When Eliyahu Korngold made aliyah, he was passionate about a number of things, primarily art, the Hebrew letter and Jerusalem. He left Germany in 1933, changed his last name to Koren and set sail for Eretz Yisrael.
For Mr. Koren, Jerusalem was the manifestation of beauty and tradition. It was a city that represented vitality, rebirth and promise for the Jewish people as a whole. He began working at the Jewish National Fund (KKL), designing graphic elements that became iconic to the State, including the first official stamp of Israel and Jerusalem’s official coat of arms, still in use today.
Mr. Koren eventually launched his own company, Koren Publishers Jerusalem, as he prepared to reveal his flagship project to the world: The Koren Tanakh (the English translation is known as The Jerusalem Bible). Published in 1962, The Koren Tanakh became the first Hebrew Bible to be produced entirely by Jews in 500 years and the first Tanakh published in the new State of Israel. Prior to that time, most versions of the Hebrew Bible had been produced by Christian publishers and were rife with printing errors. Determined to rectify these mistakes, Koren worked on the Tanakh for two decades, consulting with experts on medieval manuscripts, Hebrew grammarians, copyeditors, and opticians so he could to develop the most accurate, legible design. He aspired to revitalize the Hebrew letter with a new, precise font that would reflect the sacredness and majesty of the Torah while restoring ‘ownership’ of the Hebrew Bible to the Jewish people.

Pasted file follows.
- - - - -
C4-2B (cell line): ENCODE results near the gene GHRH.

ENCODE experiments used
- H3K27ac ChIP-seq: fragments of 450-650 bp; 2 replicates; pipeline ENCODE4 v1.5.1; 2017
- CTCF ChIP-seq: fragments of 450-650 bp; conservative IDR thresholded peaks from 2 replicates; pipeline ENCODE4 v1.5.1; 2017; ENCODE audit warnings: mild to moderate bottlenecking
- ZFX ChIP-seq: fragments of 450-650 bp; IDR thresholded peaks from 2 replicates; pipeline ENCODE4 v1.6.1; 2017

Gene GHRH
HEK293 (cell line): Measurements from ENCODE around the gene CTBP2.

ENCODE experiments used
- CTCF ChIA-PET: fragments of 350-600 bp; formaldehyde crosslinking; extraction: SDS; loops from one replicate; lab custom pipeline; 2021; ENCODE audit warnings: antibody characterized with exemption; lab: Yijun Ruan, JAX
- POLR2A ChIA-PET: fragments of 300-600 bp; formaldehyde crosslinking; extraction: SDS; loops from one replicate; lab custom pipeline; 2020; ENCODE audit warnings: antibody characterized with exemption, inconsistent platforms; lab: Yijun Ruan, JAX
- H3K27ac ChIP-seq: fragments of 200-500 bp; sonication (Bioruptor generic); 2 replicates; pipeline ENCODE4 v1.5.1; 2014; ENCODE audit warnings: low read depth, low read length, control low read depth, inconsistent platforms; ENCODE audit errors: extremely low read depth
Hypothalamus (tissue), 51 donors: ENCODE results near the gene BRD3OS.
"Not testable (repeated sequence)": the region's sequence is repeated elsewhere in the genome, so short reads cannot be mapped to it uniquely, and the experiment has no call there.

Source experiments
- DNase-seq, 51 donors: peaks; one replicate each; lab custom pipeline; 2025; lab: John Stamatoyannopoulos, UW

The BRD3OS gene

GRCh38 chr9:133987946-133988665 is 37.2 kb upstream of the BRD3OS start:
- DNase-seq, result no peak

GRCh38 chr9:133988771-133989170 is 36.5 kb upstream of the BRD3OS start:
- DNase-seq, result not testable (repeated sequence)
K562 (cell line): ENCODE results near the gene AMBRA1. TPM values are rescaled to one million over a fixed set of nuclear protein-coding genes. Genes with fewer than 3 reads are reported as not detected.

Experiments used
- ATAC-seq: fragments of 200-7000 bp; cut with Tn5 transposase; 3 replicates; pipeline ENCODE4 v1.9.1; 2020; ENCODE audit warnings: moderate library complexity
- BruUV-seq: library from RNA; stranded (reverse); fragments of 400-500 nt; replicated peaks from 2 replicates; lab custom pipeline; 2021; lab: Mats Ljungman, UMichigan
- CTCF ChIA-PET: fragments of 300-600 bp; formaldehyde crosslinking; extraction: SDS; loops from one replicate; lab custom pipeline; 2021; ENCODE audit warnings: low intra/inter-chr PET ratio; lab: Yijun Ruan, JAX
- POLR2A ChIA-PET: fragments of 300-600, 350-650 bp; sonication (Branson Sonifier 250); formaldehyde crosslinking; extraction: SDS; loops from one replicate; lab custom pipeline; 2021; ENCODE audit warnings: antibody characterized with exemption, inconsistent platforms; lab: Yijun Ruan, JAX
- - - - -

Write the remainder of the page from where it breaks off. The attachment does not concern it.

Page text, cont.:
For Eliyahu Koren, it was time the words of the prophet Isaiah came to life: כִּי מִצִּיּוֹן תֵּצֵא תוֹרָה וּדְבַר ה’ מִירוּשָׁלִָם, “For out of Zion shall the Torah go forth and the word of G-d from Jerusalem” (Isaiah 2:3). He designed a gold logo for the spine of his Tanakh which would shine the crown of Jerusalem.
The world would know that Jerusalem was at the heart of the company.
Mr. Koren’s remarkable design of the Hebrew lettering and נִקּוּד (vowelization) won the attention of leading dignitaries. The Koren Tanakh became the official Tanakh on which the President of Israel took his oath, while the Israeli Rabbinate named it as the authoritative Tanakh for the most accurate Haftarah readings. To this very day, troops in the IDF receive a personal copy of the Koren Tanakh at their induction ceremonies. With this juxtaposition of physical and spiritual, The Koren Tanakh became a symbol of Zionism and the revival of the Jewish people in their national homeland.
Today, Koren Publishers Jerusalem continues to bring the Hebrew letter to life. Still headquartered in Jerusalem, the company most recently modernized the Rashi script, based on sketches originally designed by Mr. Koren. Rashi’s original text was restored, rectifying printing errors seen in most other Humashim. Like the other Koren fonts, the text is crisp, contemporary and legible. It can be seen in The Steinsaltz Humash and in upcoming projects.
Now, more than 50 years later, students of all ages continue to use The Koren Tanakh and especially love the new colorful editions. On bookshelves around the world, the gold Koren logo shines, reminding us that, like Eliyahu Koren, our center and passion as a people will always be Jerusalem.